Sponsored link
Wednesday, September 28, 2022

Sponsored link

News + PoliticsHousingEquity study for luxury housing didn't delay a single unit by a...

Equity study for luxury housing didn’t delay a single unit by a single day

City Planning Department documents confirm that Preston efforts to prevent displacement never limited any new housing (despite what the Chron says).

-

The race and equity study that Sup. Dean Preston requested for the Van Ness-Market area has not caused a single housing development to be delayed even one day, records from the City Planning Department show.

That directly contradicts the headline and a story in the Chron suggesting that by seeking to understand the impacts luxury housing has on vulnerable communities, the city delayed housing.

The Chron says Sup. Dean Preston delayed housing. The facts say the opposite.

The headline, live as of tonight, reads “Thousands of units delayed for a study that never happened.”

Her argument: When Preston asked for a six-month delay in upzoning the area known as the “Hub” while the displacement issues was studied, it kept builders from adding housing to the city.

The study, she says, was never done (back to that in a moment).

But on Oct 6, 2021, Lily Langlois, principal planner for citywide planning, send a message to several supervisors noting that:

The race/equity analysis is not holding up any project per say, as projects have other paths forward. The sites that were removed from the legislation do not have active applications, with the exception of One Oak. 

There were not, in other words, “thousands of units delayed.”

Those potential units were not built because the market conditions didn’t support enough return on investment for the developers. The equity study had zero to do with that.

The Chron is sticking to its story. In an email to Preston, the Chron’s editor in chief, Emilio Garcia-Ruiz, wrote:



The headline, and the substance of Heather’s column, is accurate. I am amazed that you can argue that you did not cause a single second of delay for these units with your decision to call for a racial equity study. Housing advocates and planning department officials told us no developer would propose any project while hundreds of additional units hang in the balance. They obviously would choose to wait the six months that you said the study would take. In actuality, the study never got done in more than two years.

Garcia-Ruiz, for the record, is the first Chronicle editor since the early 1980s who has refused systematically to respond to my emails or calls. Knight doesn’t respond to me either.

But here we have the City Planning Department saying that the study caused no delays, and only “housing advocates” (the Yimbys; apparently at the Chron people who support affordable housing and oppose displacement are not “housing advocates”) saying that no developer would propose a project. Nowhere in the story does Knight quote a single developer who decided not to build because of the delay.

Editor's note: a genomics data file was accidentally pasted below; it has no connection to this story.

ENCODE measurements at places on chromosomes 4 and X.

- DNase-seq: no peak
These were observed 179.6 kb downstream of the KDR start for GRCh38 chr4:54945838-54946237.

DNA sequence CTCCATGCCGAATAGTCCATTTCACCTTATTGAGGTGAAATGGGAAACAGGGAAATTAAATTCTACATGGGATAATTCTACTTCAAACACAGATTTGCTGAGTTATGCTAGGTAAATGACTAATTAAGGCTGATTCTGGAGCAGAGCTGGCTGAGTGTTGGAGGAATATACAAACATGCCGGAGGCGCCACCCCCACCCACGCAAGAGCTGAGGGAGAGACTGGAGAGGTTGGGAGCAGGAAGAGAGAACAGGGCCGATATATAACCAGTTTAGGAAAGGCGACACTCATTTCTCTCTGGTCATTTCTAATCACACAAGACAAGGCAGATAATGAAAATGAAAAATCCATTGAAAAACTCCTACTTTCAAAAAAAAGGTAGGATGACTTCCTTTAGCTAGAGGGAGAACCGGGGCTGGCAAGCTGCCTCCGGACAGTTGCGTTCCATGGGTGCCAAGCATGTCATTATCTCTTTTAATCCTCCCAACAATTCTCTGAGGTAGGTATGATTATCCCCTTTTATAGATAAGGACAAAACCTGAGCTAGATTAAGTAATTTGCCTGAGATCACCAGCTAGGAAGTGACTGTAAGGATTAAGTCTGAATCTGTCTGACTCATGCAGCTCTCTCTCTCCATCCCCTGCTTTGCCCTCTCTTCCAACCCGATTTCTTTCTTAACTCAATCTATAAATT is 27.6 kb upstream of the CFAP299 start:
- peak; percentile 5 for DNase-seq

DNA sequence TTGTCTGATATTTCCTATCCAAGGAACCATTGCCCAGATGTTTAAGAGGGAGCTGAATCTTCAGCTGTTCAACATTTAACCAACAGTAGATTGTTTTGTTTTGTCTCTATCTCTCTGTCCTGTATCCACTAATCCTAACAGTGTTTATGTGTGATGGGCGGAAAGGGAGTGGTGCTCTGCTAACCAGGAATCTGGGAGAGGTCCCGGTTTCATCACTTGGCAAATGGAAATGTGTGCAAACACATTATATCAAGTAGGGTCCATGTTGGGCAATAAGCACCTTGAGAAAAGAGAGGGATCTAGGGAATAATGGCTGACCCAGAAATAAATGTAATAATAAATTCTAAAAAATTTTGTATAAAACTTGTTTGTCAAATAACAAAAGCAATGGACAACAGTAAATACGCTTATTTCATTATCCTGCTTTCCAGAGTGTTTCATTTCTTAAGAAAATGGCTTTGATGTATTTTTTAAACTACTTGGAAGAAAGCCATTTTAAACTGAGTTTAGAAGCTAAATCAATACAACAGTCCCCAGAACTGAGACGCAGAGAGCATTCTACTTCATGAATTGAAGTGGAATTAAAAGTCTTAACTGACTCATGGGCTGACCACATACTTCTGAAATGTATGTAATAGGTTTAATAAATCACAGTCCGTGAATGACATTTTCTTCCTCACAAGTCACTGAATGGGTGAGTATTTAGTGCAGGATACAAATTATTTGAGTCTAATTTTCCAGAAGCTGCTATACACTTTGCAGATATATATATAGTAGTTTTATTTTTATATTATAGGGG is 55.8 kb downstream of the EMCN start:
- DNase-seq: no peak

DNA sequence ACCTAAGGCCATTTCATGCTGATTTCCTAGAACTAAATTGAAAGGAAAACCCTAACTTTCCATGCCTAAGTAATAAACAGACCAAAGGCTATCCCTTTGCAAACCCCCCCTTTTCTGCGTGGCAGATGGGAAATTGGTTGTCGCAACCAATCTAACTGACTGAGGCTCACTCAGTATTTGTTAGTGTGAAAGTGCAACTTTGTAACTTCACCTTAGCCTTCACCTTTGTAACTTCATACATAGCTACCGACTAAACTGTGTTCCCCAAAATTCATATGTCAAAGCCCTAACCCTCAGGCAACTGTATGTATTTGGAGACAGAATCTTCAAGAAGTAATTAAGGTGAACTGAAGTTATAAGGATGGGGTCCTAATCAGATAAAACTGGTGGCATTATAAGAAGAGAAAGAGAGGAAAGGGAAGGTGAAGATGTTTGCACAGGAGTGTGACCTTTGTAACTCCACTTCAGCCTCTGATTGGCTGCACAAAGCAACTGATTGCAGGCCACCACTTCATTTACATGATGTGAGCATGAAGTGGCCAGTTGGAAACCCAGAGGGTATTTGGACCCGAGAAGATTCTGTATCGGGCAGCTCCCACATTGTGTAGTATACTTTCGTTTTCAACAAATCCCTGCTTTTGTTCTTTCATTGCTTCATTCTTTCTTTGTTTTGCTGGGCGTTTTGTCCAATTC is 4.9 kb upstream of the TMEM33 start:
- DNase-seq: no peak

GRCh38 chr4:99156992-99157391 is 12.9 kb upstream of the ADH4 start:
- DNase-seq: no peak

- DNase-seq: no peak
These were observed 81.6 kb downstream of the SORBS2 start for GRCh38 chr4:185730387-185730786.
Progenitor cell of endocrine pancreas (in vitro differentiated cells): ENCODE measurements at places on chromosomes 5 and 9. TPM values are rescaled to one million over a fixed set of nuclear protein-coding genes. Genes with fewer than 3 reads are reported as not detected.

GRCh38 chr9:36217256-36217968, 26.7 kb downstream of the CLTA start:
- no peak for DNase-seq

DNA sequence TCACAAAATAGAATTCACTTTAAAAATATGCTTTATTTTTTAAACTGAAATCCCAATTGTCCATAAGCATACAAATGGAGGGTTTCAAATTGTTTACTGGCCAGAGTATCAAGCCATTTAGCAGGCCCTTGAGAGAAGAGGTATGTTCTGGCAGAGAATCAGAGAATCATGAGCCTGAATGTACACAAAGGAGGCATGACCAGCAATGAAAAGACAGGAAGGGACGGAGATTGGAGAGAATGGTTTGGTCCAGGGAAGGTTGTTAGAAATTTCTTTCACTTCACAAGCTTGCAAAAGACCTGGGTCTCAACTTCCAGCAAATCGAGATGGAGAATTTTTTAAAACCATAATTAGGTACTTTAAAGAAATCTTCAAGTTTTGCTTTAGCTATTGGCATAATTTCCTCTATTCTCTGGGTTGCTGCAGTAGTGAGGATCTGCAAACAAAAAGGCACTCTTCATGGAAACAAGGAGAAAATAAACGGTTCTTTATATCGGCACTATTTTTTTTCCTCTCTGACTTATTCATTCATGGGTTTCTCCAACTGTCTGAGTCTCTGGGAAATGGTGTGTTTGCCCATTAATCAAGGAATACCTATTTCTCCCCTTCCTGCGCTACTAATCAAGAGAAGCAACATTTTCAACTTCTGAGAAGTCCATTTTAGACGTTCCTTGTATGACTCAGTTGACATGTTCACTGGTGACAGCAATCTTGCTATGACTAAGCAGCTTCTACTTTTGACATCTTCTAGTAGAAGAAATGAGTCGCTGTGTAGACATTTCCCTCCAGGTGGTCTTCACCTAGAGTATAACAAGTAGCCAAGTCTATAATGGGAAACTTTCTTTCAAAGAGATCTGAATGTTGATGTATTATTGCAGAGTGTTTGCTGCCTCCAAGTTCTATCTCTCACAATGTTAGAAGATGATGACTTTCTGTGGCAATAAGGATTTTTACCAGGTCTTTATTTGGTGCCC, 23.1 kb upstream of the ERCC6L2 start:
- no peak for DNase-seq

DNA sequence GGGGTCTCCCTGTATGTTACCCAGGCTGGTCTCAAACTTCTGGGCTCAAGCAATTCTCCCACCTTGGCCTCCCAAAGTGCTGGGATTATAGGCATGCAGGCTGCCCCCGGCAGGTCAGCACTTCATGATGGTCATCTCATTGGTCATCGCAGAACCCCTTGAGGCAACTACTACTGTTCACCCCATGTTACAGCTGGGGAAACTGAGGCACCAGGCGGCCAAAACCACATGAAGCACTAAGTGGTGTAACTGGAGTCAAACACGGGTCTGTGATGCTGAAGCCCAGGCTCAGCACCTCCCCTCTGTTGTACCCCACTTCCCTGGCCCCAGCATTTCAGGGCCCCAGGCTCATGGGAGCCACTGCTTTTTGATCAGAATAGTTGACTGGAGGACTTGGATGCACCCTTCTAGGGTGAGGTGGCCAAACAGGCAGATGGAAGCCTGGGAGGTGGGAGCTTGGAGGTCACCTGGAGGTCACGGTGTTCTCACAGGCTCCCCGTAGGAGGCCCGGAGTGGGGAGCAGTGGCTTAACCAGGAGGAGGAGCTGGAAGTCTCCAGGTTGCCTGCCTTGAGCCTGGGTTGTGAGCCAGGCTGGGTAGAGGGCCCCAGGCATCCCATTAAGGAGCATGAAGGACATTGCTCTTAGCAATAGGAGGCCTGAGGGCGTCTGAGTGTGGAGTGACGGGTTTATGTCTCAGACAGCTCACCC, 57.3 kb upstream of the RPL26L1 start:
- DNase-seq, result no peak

That’s because the collapse of building applications on the site had nothing to do with the six-month delay and everything to do with finance and market conditions.

Oh, and the study: A first draft was in fact delivered in October of 2020. It included lots of information and recommendations for the Hub area. TODCO paid $50,000 for the draft.

But at that point, with Covid happening, the consultant, Estolando Advisors, was unable to complete the work—but it no longer mattered. The six months was up, and state law was changing to allow any type of development that would have happened before Preston’s modest delay.

In other words, the entire Chron argument is wrong. And yet, it remains uncorrected.

48 Hills welcomes comments in the form of letters to the editor, which you can submit here. We also invite you to join the conversation on our FacebookTwitter, and Instagram

Tim Redmond
Tim Redmond has been a political and investigative reporter in San Francisco for more than 30 years. He spent much of that time as executive editor of the Bay Guardian. He is the founder of 48hills.

Top reads

How independent are Breed’s commissioners? Apparently not very.

Plus: A radical change in the cab industry ... and the Planning Department is talking about 'equity,' but what does that mean? That's The Agenda for Sept. 25-Oct. 2

Lawsuit challenges SF’s homeless policies and seeks to stop sweeps

Data shows how the city repeatedly violates its own policies and federal Constitutional rights.

Bootleg bliss: ‘After All is Said and Done’ is a holy book for Deadheads

Master collector of Grateful Dead fan recordings Mark A. Rodriguez has created a random, righteous anthology.

More by this author

Lawsuit challenges SF’s homeless policies and seeks to stop sweeps

Data shows how the city repeatedly violates its own policies and federal Constitutional rights.

How independent are Breed’s commissioners? Apparently not very.

Plus: A radical change in the cab industry ... and the Planning Department is talking about 'equity,' but what does that mean? That's The Agenda for Sept. 25-Oct. 2

Supes approve police spy cameras after debate that reflects national political instability

When there is a real threat of fascism on the national level, what should SF do about the local police?
Sponsored link
Sponsored link

You might also likeRELATED